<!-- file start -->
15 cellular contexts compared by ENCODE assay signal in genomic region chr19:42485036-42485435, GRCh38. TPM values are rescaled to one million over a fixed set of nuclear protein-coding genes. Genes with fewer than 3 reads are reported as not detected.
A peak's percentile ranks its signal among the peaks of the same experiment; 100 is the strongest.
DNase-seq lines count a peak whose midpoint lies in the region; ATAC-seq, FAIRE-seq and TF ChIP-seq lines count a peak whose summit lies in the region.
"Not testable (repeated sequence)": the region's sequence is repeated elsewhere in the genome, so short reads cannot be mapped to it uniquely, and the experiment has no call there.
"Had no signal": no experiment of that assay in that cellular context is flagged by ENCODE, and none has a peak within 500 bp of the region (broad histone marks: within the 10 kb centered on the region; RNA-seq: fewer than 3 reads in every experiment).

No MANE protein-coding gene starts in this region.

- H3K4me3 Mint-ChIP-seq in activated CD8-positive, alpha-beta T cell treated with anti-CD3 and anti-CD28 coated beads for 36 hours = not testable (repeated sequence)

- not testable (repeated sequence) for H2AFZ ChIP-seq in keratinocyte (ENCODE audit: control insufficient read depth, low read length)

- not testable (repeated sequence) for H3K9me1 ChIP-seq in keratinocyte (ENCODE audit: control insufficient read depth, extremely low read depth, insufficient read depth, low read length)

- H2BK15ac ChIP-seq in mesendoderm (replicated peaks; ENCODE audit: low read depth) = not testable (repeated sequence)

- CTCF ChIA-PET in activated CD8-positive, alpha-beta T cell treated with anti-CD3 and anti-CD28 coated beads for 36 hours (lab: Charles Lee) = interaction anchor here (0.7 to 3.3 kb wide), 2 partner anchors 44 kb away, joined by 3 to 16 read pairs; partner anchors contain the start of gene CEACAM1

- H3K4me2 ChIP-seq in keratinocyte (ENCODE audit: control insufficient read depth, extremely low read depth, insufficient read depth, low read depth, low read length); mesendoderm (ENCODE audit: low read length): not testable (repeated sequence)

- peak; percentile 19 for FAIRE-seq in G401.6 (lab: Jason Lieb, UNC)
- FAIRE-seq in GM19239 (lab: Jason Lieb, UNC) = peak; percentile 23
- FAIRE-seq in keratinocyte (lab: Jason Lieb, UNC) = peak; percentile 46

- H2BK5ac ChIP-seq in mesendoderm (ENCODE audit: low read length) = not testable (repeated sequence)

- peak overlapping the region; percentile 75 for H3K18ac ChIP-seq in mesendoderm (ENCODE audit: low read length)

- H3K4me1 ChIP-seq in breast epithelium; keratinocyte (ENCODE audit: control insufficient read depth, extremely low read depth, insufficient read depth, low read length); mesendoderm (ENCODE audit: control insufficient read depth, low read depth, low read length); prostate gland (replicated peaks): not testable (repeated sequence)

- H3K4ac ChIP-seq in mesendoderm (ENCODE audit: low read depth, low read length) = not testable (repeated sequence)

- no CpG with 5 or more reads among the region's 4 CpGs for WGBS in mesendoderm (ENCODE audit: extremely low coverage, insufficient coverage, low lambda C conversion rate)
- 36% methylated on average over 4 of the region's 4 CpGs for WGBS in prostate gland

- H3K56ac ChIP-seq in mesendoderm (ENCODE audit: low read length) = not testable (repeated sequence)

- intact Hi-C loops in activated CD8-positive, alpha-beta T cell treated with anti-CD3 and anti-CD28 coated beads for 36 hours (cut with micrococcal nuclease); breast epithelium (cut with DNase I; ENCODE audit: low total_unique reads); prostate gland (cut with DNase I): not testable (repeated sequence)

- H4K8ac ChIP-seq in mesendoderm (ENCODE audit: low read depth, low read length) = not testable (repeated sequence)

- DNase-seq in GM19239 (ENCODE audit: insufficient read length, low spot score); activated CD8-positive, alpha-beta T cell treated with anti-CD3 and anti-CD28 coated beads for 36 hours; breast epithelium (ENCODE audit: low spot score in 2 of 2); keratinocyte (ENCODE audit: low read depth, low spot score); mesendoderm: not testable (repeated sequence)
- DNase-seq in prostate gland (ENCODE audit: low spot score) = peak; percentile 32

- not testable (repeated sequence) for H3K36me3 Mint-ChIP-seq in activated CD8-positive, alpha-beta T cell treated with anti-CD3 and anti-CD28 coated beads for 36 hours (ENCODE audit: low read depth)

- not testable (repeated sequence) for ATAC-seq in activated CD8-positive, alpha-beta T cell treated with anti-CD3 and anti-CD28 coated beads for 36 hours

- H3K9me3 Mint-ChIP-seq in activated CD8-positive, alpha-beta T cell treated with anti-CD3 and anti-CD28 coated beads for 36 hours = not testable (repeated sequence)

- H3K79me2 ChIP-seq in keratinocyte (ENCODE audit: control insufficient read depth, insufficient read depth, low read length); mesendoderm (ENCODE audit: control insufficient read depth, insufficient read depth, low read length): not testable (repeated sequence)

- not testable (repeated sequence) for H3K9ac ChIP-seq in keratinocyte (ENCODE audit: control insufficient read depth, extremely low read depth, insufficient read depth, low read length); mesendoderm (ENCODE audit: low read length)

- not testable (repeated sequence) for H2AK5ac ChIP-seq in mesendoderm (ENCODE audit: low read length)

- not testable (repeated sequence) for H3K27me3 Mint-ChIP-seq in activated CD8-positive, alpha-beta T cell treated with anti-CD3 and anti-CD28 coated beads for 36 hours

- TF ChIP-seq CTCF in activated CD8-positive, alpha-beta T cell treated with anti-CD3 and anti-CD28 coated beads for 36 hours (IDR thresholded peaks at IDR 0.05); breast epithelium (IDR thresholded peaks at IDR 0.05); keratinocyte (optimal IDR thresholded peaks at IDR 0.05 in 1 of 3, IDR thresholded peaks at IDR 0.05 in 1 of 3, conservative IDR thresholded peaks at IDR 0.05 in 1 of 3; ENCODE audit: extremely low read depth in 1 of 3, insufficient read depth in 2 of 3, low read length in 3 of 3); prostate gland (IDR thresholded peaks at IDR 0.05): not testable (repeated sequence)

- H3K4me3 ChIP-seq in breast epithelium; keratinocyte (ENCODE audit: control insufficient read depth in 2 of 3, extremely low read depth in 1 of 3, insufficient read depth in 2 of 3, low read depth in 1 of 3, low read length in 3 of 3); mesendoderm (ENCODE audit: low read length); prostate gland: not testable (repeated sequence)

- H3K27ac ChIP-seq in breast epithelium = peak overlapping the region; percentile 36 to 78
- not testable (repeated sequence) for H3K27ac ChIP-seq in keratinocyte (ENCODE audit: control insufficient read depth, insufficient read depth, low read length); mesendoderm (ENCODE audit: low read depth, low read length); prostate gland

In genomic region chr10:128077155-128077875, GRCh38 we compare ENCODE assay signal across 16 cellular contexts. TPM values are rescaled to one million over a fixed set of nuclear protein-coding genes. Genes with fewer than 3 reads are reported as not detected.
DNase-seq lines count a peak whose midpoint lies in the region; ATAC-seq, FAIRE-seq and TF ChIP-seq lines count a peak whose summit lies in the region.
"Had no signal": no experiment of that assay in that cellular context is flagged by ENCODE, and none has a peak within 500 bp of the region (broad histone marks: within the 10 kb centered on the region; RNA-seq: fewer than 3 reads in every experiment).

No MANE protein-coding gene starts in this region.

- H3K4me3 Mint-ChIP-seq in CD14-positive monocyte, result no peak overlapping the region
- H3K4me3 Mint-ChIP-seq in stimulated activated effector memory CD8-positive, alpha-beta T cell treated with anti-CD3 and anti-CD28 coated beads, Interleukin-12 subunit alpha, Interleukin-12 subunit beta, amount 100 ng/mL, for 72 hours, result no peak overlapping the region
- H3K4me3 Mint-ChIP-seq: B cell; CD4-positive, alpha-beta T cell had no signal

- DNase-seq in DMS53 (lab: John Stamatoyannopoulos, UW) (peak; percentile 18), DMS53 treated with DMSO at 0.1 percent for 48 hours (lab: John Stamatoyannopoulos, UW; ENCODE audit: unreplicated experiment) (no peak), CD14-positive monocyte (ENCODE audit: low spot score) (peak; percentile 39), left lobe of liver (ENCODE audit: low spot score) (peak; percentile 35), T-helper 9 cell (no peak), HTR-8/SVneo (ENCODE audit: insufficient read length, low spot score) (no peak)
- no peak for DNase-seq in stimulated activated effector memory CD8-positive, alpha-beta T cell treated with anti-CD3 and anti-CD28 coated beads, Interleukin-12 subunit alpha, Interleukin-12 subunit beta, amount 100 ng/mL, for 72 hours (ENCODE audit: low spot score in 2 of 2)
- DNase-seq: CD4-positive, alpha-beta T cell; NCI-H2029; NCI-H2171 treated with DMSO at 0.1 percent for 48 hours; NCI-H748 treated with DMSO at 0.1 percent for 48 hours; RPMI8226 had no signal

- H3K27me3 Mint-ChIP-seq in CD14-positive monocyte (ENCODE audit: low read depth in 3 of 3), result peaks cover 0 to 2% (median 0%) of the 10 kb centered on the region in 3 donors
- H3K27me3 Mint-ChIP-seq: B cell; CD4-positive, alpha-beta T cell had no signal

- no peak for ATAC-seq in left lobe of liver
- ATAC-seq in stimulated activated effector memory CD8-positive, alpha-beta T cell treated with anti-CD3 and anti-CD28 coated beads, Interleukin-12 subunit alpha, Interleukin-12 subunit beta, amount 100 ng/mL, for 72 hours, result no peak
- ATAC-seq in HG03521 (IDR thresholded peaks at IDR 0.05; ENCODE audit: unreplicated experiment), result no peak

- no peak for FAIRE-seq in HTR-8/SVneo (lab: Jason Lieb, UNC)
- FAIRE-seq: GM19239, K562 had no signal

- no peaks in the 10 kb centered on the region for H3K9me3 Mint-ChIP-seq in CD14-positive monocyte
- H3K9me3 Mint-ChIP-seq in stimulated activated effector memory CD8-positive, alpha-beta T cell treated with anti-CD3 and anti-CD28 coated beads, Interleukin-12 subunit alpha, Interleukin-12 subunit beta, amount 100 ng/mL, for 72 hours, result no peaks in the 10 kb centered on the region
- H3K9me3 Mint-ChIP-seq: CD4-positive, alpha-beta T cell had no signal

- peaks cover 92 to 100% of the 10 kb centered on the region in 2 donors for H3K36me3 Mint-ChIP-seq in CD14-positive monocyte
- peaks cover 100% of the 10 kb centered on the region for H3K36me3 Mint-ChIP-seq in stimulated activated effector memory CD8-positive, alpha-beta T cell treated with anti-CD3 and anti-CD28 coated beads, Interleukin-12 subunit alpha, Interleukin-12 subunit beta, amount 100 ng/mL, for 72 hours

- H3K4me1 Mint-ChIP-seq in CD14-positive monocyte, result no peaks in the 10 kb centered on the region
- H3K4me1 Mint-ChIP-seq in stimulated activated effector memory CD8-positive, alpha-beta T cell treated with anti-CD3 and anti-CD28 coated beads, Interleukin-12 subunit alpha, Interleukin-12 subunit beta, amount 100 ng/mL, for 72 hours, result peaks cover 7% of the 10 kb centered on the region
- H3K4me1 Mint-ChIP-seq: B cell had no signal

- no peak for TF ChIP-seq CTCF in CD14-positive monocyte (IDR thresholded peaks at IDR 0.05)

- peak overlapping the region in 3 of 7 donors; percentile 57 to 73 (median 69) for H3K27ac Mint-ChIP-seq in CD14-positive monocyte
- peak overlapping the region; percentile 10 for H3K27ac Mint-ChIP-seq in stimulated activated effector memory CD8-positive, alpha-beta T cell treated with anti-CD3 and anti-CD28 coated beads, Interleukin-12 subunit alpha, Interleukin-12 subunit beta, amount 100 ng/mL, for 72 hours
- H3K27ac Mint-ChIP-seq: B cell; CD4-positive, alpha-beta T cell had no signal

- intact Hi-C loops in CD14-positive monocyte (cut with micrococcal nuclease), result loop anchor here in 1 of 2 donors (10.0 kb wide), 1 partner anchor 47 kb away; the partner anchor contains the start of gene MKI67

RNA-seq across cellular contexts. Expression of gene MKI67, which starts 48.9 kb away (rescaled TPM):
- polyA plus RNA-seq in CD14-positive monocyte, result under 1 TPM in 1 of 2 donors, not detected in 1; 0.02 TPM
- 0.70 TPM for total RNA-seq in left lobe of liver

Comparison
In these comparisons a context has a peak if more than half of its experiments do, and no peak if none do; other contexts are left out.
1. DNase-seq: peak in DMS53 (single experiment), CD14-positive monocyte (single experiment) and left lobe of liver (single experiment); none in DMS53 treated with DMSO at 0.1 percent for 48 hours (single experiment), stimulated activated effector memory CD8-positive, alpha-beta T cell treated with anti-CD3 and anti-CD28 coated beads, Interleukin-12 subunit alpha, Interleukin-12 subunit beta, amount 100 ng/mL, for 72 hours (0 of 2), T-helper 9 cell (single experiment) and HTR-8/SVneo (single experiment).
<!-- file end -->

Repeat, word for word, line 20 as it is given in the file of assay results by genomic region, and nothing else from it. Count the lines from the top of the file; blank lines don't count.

- no CpG with 5 or more reads among the region's 4 CpGs for WGBS in mesendoderm (ENCODE audit: extremely low coverage, insufficient coverage, low lambda C conversion rate)